So the king said to Joab the commander of the army who was with him, "Now go throughout all the tribes of Israel, from Dan to Beersheba, and count the people, that I may know the number of the people." And Joab said to the king, "Now may the Lord your God add to the people a hundredfold more than there are, and may the eyes of my lord the king see it. But why does my lord the king desire this thing?"
Look at Me
A man went to a shoe store to purchase a new pair of shoes. He was fitted with a very suitable pair and went away happy. Some weeks later, though, he brought the shoes back. "Don't they fit?" asked the store owner. "Oh, they fit fine," replied the man. "Weren't they of good quality?" the owner inquired. "Yes, they're fine quality." "Then why are you returning them?" the retailer wanted to know. "Because they don't have any squeak," said the man. "Why would you want a pair of shoes that squeak?" asked the baffled owner. "So when I go to church," said the man, "people will look up and notice."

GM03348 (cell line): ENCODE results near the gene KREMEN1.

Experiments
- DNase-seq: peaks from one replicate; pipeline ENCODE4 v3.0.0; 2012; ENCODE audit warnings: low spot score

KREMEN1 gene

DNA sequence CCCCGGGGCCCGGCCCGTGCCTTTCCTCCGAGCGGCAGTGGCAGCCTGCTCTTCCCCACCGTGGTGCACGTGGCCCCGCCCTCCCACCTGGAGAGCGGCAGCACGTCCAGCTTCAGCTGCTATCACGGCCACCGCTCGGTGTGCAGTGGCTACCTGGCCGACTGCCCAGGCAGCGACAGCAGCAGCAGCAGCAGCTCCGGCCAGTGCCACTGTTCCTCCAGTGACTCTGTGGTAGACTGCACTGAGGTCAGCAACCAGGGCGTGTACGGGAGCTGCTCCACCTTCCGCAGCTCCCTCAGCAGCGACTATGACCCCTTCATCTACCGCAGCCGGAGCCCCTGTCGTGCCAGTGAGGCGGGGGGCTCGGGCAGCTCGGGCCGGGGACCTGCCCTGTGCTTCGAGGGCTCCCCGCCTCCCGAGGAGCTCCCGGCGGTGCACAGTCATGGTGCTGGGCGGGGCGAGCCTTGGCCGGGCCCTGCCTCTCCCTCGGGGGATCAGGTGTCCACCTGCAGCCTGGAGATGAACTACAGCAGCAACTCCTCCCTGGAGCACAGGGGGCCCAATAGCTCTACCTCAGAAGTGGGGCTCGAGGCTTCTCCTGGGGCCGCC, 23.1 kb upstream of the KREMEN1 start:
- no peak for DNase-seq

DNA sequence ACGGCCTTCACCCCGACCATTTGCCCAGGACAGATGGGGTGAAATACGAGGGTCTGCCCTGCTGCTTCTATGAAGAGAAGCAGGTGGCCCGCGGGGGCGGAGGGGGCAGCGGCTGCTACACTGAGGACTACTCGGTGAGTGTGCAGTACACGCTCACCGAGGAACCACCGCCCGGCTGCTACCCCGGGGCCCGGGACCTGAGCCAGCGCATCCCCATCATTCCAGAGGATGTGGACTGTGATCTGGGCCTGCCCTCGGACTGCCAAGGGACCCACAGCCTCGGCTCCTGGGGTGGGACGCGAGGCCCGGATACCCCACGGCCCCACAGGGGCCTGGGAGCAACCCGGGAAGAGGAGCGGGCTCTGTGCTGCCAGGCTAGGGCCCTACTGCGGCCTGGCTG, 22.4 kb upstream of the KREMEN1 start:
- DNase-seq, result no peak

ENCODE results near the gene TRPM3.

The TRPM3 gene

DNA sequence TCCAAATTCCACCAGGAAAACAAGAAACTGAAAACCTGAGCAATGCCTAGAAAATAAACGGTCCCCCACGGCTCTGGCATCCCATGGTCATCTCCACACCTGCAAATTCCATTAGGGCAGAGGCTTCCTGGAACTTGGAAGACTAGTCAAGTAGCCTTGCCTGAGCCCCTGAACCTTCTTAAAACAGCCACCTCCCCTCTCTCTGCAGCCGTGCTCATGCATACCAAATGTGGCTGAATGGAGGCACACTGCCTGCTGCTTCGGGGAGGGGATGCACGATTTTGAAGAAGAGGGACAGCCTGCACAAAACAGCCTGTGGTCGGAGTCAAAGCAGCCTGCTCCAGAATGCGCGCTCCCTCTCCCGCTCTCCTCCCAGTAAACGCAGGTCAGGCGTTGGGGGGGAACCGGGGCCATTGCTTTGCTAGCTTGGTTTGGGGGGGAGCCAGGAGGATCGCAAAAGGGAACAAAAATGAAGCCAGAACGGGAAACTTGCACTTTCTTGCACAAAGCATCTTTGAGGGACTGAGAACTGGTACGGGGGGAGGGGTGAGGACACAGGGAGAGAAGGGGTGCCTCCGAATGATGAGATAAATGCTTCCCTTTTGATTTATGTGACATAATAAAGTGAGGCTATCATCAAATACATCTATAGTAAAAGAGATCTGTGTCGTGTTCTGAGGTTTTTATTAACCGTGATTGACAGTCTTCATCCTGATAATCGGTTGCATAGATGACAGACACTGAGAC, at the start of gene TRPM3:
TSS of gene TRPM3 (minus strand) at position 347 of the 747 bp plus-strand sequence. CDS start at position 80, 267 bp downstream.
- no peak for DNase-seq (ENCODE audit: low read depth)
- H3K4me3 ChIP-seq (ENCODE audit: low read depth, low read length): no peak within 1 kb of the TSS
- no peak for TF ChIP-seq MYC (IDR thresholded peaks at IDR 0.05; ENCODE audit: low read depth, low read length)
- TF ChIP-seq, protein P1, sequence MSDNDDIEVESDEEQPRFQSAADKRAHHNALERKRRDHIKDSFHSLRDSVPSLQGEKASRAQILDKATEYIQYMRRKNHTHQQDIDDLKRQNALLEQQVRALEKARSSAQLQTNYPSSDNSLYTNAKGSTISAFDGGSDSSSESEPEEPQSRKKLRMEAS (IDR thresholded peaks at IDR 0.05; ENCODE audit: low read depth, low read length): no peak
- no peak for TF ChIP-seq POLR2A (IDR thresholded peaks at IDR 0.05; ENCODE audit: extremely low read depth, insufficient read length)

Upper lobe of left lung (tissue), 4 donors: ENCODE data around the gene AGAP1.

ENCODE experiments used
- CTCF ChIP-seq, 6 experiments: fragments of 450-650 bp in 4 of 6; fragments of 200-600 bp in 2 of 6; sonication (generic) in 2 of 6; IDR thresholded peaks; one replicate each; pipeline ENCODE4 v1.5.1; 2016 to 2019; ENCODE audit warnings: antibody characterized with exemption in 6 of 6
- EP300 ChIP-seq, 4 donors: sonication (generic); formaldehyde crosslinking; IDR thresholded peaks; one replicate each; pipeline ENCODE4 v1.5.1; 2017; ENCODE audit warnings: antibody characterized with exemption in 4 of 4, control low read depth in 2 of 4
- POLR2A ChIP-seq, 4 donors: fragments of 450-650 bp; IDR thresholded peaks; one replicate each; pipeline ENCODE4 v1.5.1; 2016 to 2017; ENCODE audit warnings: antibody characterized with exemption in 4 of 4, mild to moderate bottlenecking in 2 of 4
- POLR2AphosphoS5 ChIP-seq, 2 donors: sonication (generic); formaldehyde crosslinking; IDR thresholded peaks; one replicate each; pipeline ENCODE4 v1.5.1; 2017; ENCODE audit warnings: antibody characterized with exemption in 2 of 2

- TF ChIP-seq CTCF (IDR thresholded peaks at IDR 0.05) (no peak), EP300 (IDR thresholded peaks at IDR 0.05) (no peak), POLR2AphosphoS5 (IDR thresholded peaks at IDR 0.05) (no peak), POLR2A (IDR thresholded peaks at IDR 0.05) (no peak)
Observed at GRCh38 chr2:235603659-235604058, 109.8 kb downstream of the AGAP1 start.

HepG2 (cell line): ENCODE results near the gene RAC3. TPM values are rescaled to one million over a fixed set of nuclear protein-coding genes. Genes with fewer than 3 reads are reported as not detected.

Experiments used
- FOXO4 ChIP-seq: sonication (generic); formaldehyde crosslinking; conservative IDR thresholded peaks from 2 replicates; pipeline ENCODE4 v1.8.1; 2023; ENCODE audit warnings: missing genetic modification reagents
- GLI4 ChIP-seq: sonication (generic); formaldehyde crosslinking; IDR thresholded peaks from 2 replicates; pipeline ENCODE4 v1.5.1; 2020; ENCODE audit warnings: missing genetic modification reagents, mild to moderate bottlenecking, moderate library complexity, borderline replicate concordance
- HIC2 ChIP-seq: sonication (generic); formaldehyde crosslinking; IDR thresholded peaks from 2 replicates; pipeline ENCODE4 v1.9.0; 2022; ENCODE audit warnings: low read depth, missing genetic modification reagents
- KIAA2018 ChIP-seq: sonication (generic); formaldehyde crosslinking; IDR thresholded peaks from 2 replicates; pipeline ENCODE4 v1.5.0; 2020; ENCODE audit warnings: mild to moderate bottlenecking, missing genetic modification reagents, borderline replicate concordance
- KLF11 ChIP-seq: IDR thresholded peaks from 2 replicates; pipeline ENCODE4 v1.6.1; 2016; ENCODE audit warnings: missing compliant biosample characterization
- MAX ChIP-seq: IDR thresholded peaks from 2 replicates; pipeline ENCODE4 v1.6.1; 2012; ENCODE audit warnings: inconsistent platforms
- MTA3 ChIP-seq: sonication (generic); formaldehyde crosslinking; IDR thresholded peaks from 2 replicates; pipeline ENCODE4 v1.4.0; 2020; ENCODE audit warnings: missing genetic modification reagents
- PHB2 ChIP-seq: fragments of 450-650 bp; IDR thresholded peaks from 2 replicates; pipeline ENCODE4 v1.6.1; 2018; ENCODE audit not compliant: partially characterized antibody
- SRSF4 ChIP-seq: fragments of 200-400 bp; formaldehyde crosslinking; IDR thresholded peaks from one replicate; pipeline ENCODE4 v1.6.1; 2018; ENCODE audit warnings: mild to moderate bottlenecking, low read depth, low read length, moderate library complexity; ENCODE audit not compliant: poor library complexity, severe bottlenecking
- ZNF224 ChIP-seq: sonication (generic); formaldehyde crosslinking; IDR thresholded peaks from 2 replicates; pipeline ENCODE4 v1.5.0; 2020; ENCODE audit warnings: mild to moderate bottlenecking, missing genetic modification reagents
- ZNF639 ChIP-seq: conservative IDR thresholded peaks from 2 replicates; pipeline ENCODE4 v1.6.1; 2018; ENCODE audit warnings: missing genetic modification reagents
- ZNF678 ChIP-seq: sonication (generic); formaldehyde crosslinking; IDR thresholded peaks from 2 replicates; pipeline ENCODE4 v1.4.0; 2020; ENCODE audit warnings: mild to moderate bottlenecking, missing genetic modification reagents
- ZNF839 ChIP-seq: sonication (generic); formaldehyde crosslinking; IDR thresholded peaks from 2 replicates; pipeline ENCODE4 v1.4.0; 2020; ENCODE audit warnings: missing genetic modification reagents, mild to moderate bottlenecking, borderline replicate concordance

Unfortunately, that same attitude took hold of David. In and of itself, there was nothing wrong with numbering the people. It was a convenient way to know who was available for war or what taxes to levy. But those were not David's motives. David undertook this task to bring glory to himself. Underneath an innocent-looking decision slithered the snake of pride.
Many times Christians do the right thing but with the wrong motive. They might give a large gift, serve on a committee or sing in the choir, but they do it so they will be noticed. Their desire is to glorify themselves more than to give godly service.
Ask God to reveal your true reasons for the things you do. It takes courage and discipline to do this, but it's worth getting to the bottom of your motives. Don't be guilty of doing the right things for the wrong reasons.
If your motive is wrong, your service can never be right.